lecturers of Federal University of Agriculture Abeokuta (FUNAB) and Bayero University Kano (BUK) have proposed the establishment of integrated crops-livestock settlements to address the protracted farmers-herdsmen clashes.
The dons made the proposal at a validation workshop on controlled grazing, which was organised by Synergos Nigeria on Monday in Abuja.
Prof. Olufemi Onifade of the Department of Pasture and Range Management, FUNAB said that apart from reviving abandoned grazing reserves and establishment of ranches, the proposed integrated settlements could be the most sustainable solution to the farmers-herdsmen crisis.
Onifade said that based on a study on “Support and Inform Development: Review and Implementation of Controlled Grazing Policy”, which was conducted in Benue, Kaduna and Kogi states, farmers and pastoralists had agreed to embrace the proposed scheme.
He said that the initiative would increase the income of farmers and herdsmen, while reducing conflict and strengthening mutual interaction among them.
He identified poor governance and community participation, weak policies and legislations as well as ineffective inter-community relations and dispute resolutions as the major causes of violent conflicts between the two groups.
Onifade said that the conflicts had necessitated stable engagements with political, traditional and religious leaders in the affected states.
As part of recommendations of the study, the professor advised the Federal Government to initiate a National Development Plan and Strategy which would enable farmers and pastoralists to easily have access to land in peaceful and acceptable manner.
“The recommendations include the provision of a framework to ensure quality education for rural populations of pastoralists and farmers as a strategy to build human resources for sustainable development.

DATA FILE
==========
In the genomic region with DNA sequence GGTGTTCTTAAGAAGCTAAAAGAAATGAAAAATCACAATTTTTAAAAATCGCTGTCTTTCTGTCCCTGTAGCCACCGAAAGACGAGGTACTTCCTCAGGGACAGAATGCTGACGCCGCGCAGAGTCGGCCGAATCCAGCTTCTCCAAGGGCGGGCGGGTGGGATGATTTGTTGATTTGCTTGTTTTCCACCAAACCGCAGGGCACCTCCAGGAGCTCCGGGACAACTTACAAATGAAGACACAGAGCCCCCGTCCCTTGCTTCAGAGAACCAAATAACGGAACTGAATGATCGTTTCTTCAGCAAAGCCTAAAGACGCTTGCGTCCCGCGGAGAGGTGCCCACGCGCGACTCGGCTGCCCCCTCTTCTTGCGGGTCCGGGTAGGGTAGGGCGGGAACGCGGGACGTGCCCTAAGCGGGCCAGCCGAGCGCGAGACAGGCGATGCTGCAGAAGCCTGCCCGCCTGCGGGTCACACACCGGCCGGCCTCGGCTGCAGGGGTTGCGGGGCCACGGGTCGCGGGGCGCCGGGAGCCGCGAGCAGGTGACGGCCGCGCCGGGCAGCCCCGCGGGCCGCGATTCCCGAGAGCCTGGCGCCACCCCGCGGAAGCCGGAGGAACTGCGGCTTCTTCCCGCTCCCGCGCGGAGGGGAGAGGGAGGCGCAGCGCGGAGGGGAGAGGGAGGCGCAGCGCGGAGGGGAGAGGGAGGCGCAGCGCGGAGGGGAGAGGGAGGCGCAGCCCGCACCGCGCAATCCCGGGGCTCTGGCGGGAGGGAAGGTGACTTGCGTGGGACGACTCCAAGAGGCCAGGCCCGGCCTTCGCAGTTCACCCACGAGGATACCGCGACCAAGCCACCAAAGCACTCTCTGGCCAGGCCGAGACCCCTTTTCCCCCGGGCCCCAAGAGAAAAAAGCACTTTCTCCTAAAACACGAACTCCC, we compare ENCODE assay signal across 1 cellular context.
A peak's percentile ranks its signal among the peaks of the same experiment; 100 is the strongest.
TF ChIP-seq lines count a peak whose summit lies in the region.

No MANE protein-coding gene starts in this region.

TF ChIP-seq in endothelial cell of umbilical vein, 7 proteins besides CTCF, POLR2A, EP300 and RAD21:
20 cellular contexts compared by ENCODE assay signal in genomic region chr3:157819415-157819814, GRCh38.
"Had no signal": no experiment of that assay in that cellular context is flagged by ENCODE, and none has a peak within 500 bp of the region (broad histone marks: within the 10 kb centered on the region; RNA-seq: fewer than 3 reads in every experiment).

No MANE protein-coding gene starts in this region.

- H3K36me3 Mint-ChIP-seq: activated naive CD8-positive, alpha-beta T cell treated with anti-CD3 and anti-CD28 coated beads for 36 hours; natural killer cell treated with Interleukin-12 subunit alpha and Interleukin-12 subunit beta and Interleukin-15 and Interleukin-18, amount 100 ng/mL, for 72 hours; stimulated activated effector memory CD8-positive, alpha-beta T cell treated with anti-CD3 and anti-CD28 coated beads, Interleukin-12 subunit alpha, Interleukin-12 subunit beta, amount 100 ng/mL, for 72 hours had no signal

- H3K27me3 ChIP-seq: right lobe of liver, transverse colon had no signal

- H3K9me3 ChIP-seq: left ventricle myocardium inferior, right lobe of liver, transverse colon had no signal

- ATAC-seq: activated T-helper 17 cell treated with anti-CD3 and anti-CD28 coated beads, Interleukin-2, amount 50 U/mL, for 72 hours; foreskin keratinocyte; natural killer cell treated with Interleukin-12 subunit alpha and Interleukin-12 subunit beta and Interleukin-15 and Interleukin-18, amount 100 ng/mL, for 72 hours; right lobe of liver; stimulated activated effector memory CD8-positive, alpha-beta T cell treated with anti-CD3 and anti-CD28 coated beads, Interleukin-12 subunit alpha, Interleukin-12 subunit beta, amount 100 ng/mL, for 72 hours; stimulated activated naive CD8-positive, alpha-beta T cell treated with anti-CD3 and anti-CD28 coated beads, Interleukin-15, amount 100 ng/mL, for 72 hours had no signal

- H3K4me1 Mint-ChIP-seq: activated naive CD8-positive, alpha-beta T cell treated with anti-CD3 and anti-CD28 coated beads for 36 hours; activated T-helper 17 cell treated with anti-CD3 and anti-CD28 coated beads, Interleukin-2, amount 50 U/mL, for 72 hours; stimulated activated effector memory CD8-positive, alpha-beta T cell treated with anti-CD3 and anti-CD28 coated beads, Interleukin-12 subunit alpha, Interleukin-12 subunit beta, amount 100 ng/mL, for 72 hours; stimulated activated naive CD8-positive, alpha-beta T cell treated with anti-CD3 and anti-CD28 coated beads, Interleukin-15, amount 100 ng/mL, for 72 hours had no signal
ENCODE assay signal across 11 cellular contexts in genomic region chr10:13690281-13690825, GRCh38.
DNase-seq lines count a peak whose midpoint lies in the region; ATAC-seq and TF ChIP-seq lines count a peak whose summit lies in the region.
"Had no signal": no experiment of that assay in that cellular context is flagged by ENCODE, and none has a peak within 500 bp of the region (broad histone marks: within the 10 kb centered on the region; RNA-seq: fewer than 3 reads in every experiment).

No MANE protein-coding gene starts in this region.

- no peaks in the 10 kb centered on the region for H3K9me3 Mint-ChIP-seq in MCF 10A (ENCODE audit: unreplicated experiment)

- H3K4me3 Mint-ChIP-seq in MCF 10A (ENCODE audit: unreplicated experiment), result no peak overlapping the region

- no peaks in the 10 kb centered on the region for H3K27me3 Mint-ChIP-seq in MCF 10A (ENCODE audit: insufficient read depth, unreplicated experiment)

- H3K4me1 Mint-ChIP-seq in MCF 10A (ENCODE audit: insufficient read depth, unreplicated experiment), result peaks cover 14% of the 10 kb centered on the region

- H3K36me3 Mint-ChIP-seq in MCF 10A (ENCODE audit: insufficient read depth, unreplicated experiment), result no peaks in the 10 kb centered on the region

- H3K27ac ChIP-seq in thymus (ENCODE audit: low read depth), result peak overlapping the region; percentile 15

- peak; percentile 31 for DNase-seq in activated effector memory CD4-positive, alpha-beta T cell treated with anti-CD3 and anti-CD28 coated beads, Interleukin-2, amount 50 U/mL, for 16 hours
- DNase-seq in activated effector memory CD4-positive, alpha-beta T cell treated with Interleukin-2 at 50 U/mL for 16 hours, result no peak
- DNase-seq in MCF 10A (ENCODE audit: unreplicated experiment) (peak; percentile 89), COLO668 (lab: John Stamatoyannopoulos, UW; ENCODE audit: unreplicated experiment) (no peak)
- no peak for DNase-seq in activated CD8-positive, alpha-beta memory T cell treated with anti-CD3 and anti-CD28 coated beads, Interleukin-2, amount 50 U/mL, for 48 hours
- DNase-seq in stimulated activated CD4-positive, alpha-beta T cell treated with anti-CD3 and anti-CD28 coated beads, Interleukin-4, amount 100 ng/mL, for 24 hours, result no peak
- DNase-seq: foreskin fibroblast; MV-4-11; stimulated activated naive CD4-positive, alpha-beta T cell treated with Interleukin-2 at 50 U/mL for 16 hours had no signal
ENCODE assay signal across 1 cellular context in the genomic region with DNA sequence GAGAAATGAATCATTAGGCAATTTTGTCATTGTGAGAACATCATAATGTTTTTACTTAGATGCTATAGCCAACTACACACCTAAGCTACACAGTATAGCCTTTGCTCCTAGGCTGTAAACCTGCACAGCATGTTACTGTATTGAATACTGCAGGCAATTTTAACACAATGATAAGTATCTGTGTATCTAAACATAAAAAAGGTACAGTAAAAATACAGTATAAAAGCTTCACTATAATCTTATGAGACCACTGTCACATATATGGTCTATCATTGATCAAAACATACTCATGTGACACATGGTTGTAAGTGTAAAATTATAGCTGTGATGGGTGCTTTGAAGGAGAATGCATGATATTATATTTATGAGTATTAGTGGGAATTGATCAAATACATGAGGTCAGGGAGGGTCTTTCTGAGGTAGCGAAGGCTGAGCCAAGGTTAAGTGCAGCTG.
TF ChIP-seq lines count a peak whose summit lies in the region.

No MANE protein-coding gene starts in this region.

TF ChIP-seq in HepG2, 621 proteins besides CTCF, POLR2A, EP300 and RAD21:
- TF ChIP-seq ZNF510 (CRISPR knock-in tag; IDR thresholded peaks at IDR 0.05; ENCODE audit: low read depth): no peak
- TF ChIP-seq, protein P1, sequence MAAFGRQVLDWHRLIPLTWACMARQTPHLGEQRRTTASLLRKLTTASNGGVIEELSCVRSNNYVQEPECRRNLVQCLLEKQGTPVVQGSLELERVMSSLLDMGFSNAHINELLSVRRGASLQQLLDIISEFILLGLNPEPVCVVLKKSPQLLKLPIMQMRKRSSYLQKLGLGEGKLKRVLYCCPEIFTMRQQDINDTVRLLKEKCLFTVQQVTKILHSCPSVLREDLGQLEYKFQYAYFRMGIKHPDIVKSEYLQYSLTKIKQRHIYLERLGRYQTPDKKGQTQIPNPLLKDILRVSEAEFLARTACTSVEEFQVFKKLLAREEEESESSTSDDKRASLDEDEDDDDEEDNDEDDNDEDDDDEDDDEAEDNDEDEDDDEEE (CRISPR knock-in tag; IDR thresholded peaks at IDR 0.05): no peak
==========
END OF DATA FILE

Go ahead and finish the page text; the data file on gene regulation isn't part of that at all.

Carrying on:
“Others are the management of extreme environmental changes such as drought, land degradation, overgrazing and climate change and its associated effects.
“Then, there is the need to take cognizance of regional policies and framework for cooperation such as African Union (AU), Economic Community of West African States (ECOWAS) and the United Nations Charter and conventions,’’ he said.
Onifade, who also spoke on the proposed cattle colonies, advised the Federal Government to allow individual states to determine the best approach to addressing the issue.
Besides, Prof. Abba Aminu of the Department of Agriculture Economics and Extension, BUK, said that the recommendations, when adopted, would be beneficial to both herdsmen and farmers.
According to him, cattle of livestock farmers can graze on uncultivated marginal fields during wet season, while the cattle can graze freely on harvested fields.
He noted that communities in Kogi and Kaduna states, where the study was conducted, largely accepted the initiative except for Benue.
Mr Adewale Ajadi, Synergos Country Director, urged the media to avoid publishing sensational reports, insisting that they should instead promote fair and objective reportage of issues, particularly those relating to communal crisis.
Ajadi, who said that the livestock sub-sector had a vast economic potential, called for collective efforts to step up the campaign against farmers-herdsmen clashes.
He, nonetheless, said that the major objective of the study was to support the development of a comprehensive policy and action plan that would promote mutual coexistence between pastoralists and farming communities.
Synergos — a non-profit international organisation which aims at facilitating systemic changes in the society — is currently executing some development programmes in Kogi, Benue and Kaduna states.